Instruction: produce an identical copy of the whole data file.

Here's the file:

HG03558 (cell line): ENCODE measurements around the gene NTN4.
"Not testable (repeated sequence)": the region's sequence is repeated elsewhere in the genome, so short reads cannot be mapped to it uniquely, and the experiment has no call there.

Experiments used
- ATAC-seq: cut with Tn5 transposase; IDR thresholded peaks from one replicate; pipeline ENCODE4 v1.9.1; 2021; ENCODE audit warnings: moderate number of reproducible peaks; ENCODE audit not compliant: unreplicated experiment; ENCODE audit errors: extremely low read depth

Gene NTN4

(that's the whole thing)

HG03558 (cell line): ENCODE measurements around the gene NTN4.
"Not testable (repeated sequence)": the region's sequence is repeated elsewhere in the genome, so short reads cannot be mapped to it uniquely, and the experiment has no call there.

Experiments used
- ATAC-seq: cut with Tn5 transposase; IDR thresholded peaks from one replicate; pipeline ENCODE4 v1.9.1; 2021; ENCODE audit warnings: moderate number of reproducible peaks; ENCODE audit not compliant: unreplicated experiment; ENCODE audit errors: extremely low read depth

Gene NTN4